Put to the Test: Canguilhem’s Biological Philosophy and a New Concept of Error

  • Samuel TalcottEmail author


This chapter draws together preceding conclusions to show the central significance of error for Canguilhem’s biological philosophy. Examining an unpublished 1955–1956 lecture course clarifies how it addressed error as a philosophical and social-political problem by studying the history of biological sciences. Because this philosophy depends on his understanding of technical and artistic creation, I exemplify this before examining imagination’s role in human life as a vital response to monstrous alteration that makes both artistic and scientific activity possible. Yet in banishing monsters as imaginary, positivist science becomes monstrous itself. There is no escaping such alterations. I conclude, therefore, by considering his biological philosophy’s spirit and ability to endure the alteration that threatened it when Canguilhem finally recognized error as a scientific concept.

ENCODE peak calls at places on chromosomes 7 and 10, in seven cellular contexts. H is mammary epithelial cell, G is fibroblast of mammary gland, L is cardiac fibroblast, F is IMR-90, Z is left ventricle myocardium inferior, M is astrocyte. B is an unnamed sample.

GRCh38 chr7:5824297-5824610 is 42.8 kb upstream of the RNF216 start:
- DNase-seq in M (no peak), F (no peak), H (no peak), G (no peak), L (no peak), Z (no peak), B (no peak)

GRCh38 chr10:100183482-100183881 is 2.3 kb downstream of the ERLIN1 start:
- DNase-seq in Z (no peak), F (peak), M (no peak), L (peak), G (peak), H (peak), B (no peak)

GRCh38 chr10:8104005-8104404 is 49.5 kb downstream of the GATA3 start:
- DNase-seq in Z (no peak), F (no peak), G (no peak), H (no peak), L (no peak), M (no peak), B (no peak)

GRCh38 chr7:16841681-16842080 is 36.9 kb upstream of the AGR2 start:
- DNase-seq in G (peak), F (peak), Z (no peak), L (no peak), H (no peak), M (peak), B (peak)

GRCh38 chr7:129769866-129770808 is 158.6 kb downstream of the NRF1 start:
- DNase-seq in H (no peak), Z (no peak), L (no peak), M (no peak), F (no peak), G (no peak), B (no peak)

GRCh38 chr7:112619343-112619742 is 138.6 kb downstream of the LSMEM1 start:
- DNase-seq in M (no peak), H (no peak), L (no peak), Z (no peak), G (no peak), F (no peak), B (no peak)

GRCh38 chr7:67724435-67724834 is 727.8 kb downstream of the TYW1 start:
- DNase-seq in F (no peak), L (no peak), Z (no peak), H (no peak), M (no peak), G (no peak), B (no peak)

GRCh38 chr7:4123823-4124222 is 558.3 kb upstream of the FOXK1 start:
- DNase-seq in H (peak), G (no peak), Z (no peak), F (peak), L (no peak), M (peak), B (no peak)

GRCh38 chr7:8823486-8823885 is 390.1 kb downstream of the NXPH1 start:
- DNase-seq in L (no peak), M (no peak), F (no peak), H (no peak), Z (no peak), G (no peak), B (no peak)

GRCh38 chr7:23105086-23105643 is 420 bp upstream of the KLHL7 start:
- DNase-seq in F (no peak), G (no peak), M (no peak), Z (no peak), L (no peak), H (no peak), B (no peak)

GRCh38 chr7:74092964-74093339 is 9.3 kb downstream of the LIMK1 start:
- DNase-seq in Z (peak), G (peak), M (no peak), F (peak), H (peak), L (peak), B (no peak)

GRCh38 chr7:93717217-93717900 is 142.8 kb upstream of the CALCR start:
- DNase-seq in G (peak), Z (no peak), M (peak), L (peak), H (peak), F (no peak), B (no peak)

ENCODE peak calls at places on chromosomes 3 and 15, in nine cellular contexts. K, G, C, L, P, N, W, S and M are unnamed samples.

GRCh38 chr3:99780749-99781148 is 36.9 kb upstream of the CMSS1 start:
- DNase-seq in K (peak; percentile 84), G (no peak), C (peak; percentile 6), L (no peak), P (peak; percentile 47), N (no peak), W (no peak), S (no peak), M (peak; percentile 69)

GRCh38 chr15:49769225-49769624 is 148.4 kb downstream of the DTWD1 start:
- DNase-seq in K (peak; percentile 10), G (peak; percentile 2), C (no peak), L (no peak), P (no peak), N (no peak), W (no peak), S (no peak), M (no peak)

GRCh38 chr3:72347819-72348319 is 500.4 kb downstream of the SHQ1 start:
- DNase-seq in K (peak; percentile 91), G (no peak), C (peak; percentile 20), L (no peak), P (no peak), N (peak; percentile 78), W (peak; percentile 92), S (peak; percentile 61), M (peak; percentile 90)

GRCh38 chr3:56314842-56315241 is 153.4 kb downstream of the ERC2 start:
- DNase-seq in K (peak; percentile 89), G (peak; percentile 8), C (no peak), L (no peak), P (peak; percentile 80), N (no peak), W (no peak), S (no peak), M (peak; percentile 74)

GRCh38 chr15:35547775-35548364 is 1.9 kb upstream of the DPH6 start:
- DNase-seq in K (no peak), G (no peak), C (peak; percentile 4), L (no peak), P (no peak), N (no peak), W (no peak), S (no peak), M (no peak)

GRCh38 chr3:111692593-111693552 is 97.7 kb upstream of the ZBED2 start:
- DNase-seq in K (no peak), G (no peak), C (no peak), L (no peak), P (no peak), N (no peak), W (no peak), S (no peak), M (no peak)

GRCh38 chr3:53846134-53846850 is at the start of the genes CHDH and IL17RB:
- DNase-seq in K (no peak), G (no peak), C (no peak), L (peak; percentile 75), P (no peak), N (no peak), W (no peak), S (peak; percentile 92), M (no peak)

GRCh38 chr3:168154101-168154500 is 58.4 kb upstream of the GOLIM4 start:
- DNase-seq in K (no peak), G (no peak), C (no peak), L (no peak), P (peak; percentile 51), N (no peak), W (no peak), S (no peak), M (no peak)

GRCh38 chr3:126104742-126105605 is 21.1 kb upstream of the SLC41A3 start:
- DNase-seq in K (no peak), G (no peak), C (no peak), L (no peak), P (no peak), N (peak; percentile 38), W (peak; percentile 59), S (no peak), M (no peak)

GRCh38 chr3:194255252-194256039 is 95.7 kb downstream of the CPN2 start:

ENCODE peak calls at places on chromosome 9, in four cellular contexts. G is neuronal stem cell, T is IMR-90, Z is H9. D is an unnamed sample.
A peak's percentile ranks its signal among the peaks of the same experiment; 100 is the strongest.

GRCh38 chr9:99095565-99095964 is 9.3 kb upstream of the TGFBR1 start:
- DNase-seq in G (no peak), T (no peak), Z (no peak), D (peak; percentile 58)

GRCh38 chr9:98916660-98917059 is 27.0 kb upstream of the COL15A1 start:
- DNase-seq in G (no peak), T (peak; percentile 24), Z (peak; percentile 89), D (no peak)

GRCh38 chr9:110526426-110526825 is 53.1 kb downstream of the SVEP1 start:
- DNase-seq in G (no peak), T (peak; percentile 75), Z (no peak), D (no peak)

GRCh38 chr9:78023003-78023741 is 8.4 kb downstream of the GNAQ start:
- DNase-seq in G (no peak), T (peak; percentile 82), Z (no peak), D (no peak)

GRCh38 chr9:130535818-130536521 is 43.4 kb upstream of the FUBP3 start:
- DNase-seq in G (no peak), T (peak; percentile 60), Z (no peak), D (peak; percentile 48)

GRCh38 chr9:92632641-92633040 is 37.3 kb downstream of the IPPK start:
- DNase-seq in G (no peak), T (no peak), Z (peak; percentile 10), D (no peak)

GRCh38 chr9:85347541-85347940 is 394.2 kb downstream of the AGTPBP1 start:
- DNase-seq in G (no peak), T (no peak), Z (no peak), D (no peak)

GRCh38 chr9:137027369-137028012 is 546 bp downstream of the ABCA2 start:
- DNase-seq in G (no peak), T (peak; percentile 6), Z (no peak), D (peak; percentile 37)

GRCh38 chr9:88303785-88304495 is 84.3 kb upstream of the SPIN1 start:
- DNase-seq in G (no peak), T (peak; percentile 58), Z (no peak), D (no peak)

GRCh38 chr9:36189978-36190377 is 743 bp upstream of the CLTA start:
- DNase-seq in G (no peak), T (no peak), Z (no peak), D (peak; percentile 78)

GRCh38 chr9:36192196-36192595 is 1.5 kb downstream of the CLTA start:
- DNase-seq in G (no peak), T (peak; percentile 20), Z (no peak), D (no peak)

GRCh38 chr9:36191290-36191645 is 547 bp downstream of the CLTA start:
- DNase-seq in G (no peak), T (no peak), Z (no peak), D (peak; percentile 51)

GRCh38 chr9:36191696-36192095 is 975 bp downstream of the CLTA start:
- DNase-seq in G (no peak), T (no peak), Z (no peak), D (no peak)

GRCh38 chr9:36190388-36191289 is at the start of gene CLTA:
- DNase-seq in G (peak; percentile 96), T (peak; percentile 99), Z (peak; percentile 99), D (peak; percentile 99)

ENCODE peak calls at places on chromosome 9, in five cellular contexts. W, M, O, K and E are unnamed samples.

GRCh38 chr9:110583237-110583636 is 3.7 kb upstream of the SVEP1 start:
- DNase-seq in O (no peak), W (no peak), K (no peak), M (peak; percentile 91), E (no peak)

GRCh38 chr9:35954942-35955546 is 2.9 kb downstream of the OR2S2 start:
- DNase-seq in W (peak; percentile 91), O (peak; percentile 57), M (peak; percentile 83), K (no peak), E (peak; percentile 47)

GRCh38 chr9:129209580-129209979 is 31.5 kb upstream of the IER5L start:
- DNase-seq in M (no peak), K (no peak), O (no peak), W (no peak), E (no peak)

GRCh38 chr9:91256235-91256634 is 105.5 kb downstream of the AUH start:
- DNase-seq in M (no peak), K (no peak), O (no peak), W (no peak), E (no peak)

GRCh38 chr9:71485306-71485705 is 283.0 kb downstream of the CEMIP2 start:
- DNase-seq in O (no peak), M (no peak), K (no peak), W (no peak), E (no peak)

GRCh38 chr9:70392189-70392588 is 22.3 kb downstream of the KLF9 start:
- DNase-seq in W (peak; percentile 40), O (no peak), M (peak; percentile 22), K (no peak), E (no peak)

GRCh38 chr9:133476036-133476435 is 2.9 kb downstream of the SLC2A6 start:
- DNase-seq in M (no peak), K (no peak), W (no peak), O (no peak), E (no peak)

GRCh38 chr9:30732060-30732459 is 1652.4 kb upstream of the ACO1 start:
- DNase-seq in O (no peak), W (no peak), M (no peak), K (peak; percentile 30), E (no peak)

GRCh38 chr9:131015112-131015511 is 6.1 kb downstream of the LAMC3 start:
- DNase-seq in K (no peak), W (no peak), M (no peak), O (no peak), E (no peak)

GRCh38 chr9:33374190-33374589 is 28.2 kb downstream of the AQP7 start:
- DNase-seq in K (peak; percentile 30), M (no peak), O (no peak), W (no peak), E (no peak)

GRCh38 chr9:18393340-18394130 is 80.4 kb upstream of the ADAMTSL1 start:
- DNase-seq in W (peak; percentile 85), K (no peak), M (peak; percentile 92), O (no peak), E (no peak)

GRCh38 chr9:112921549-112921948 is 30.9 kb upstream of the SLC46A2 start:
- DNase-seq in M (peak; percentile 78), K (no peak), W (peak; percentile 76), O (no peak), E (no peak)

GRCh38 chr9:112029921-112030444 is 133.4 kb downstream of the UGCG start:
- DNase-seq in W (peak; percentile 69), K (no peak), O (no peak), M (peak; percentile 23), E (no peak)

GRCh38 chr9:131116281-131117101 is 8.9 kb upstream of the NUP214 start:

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© The Author(s) 2019

Authors and Affiliations

  1. 1.Department of HumanitiesUniversity of the SciencesPhiladelphiaUSA

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